“From the point of investors’ convenience, it is easier to do business with an R&T as it is present in many cities. Besides, an investor can avail several services at an R&T,” says the head of operations of one of the top five fund houses. Fund houses are only too willing to piggyback on an R&T’s infrastructure. “It is not possible for us to open up branches across India because it is very costly,” says the head of client servicing of one of the new fund houses launched last year.
Here’s where your R&T plays an important role. Say you wish to invest across five fund houses. Instead of going to five fund houses to submit your application forms, you can give all your forms to your R&T’s office, assuming it services all your chosen funds. Additionally, it helps you make any changes you want to make in your folio, such as change in address or bank mandate, and even helps you with redemption and switches from one fund to another. “R&Ts play a critical role in terms of customer experience as well as record keeping and data protection/integrity. They work in the background to ensure things move smoothly,” says the operations head of an established foreign fund house.
Changing scenario: Over the past two years, game-changing rules imposed by Sebi on the Indian MF industry, such as abolishing entry loads, has forced MFs to cut costs. Subsequently, a reduction of new fund offers threatened to squeeze the margins of R&Ts. Most recently, in December 2009, Sebi allowed MF investments to be made through stock exchanges. The last move, particularly, threatened to make life tough for R&Ts.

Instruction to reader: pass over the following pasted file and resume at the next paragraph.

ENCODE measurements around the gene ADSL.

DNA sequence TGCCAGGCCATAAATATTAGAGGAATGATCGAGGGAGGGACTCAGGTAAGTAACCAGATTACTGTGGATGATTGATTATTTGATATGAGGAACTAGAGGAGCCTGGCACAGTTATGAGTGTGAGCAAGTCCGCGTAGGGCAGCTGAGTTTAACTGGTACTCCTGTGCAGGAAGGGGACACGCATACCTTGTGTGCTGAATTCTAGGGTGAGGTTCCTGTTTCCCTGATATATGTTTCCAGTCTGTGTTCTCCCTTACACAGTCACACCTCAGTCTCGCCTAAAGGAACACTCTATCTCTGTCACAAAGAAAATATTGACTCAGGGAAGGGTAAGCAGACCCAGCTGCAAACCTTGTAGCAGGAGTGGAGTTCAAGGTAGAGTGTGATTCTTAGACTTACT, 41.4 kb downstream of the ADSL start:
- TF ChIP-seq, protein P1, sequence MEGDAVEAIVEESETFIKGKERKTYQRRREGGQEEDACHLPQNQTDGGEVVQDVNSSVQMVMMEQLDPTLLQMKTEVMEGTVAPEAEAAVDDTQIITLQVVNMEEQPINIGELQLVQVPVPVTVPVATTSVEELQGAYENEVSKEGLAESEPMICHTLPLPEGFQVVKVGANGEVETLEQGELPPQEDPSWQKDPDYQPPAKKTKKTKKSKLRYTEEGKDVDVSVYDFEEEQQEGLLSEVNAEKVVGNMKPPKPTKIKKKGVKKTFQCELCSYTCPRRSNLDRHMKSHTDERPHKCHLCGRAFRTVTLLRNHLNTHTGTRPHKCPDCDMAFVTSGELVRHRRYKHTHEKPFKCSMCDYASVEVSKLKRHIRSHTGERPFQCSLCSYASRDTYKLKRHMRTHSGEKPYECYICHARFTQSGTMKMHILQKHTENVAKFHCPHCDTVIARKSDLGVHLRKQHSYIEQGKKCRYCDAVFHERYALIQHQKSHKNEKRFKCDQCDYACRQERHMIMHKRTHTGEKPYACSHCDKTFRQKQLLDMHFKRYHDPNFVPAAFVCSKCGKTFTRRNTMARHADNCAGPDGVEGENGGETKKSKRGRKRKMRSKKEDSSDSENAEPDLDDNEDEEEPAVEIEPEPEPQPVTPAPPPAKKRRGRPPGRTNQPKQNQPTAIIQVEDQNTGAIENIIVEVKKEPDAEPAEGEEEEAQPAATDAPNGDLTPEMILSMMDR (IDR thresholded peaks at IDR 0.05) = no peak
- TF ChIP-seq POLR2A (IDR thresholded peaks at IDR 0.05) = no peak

Ever since trading in equity shares were compulsorily dematerialized, you started interacting more and more with your depository participant (DP). Although all listed companies have R&Ts, “most of the times you do not even know its name because for all your needs, such as an account statement or a change of bank mandate, you go to your DP”, says the head of operations of a bank-sponsored fund house. If investors were to shift en-masse on the stock exchange platform, their interaction with the R&T would become almost zilch.
For instance, if you wish to buy a MF, all you need to do is call up the broker and place an order. The broker would place the order on the stock exchange which, in turn, alerts—and transfers the money to—the R&T. The R&T then credits the broker’s pool account with the requisite number of units which are then transferred to the investor’s demat account in demat form.
“Fortunately or unfortunately, investors did not warm up to the stock exchange and it wasn’t made mandatory by Sebi. So in that sense, the threat for R&Ts has come down today, comparatively,” says the operations head of a bank-sponsored fund house.
Reinventing: The threat of investors moving to brokers was enough to wake up R&Ts from their slumber, reinvent themselves and start talking to one another. Apart from servicing investors, R&Ts turned their gaze on distributors.